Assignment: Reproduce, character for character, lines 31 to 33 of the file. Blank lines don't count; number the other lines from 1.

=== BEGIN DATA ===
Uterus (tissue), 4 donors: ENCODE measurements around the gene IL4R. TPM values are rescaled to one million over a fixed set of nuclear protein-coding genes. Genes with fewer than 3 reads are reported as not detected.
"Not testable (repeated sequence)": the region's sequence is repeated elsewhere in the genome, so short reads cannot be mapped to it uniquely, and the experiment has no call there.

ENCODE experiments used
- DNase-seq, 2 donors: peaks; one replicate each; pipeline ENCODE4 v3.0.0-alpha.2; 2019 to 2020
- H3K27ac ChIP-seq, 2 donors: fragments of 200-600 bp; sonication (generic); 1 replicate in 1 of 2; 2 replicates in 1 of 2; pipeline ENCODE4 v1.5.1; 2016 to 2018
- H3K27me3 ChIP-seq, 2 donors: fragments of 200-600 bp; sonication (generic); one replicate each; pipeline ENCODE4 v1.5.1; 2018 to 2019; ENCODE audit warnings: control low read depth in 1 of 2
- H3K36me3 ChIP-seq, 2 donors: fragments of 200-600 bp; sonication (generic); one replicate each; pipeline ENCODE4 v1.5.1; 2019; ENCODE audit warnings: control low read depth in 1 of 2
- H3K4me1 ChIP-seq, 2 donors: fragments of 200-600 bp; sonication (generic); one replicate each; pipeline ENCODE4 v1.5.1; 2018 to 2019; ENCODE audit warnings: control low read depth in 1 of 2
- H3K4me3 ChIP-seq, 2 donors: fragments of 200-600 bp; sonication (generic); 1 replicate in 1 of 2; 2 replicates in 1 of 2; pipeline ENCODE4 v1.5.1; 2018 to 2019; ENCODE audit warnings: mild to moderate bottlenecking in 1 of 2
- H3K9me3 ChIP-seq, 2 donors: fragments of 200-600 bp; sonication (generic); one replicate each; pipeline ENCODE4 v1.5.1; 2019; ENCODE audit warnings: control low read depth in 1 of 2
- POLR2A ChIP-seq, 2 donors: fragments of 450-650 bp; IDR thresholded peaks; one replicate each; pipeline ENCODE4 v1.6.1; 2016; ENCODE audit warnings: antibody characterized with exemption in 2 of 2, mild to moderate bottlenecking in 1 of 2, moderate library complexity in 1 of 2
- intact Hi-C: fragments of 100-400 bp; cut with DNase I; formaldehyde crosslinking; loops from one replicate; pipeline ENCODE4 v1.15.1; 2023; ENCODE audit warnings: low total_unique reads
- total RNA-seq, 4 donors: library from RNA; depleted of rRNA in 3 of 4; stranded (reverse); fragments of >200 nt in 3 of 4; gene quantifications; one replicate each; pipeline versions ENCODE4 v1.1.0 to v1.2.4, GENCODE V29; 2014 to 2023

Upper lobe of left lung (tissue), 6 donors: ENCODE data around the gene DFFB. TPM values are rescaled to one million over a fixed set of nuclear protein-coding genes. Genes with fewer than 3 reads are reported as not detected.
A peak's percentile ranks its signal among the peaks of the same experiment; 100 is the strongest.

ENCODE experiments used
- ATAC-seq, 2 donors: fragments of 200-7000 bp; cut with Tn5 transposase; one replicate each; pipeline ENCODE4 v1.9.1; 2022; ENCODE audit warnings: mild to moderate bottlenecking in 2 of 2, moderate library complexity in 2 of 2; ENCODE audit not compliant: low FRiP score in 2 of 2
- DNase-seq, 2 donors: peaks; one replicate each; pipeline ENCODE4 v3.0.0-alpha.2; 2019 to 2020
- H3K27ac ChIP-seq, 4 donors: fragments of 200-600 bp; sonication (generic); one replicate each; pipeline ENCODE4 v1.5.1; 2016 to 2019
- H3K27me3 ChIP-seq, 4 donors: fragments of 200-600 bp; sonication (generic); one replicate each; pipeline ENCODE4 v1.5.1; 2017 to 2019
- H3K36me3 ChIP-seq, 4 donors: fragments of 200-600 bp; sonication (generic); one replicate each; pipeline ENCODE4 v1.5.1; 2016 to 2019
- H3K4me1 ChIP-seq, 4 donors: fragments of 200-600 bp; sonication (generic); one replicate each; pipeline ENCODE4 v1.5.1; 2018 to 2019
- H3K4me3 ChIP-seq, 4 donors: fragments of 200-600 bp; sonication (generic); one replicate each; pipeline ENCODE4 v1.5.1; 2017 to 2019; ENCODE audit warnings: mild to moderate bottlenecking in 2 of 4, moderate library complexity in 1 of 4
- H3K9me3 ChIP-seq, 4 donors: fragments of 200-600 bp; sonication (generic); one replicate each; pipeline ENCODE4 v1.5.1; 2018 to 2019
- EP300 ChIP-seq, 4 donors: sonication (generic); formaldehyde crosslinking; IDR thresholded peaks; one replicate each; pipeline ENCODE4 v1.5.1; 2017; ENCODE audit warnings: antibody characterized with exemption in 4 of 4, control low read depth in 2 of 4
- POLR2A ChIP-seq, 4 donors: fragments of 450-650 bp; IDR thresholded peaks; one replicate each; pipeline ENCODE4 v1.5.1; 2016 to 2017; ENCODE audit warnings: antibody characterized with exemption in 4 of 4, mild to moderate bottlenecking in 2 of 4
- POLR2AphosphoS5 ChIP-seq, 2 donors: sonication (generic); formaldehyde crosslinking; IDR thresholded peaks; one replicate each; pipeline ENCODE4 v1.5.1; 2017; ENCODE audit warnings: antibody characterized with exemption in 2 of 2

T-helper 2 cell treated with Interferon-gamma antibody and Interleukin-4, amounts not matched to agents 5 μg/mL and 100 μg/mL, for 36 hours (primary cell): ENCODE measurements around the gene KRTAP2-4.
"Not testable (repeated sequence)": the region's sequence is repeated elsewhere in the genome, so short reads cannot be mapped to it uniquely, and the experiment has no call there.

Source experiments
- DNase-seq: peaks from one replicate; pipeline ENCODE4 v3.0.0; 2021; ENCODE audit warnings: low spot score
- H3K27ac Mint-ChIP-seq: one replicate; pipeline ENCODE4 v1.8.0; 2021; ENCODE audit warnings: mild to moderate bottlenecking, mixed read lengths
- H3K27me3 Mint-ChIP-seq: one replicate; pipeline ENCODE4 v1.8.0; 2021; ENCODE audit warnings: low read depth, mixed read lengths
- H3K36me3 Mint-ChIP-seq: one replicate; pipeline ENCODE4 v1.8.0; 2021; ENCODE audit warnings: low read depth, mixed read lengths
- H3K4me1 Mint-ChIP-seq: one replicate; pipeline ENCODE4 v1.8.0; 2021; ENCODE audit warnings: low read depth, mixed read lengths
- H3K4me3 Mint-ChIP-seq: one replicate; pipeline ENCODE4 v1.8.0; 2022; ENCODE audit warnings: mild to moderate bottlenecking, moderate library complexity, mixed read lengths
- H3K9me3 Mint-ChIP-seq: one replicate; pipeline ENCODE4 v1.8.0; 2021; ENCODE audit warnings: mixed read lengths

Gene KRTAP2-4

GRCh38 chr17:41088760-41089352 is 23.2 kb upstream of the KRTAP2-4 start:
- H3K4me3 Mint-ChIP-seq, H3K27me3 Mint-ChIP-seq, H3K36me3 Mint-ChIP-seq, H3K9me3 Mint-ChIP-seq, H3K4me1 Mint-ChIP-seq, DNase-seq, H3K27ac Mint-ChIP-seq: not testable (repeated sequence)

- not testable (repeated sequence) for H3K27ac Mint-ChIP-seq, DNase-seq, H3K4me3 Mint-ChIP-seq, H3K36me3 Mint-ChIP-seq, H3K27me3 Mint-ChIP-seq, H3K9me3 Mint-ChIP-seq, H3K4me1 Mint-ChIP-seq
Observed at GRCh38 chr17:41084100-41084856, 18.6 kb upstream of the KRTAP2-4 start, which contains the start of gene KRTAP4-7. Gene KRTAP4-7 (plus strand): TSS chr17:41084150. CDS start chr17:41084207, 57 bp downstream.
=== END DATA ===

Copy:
- DNase-seq: peaks from one replicate; pipeline ENCODE4 v3.0.0; 2021; ENCODE audit warnings: low spot score
- H3K27ac Mint-ChIP-seq: one replicate; pipeline ENCODE4 v1.8.0; 2021; ENCODE audit warnings: mild to moderate bottlenecking, mixed read lengths
- H3K27me3 Mint-ChIP-seq: one replicate; pipeline ENCODE4 v1.8.0; 2021; ENCODE audit warnings: low read depth, mixed read lengths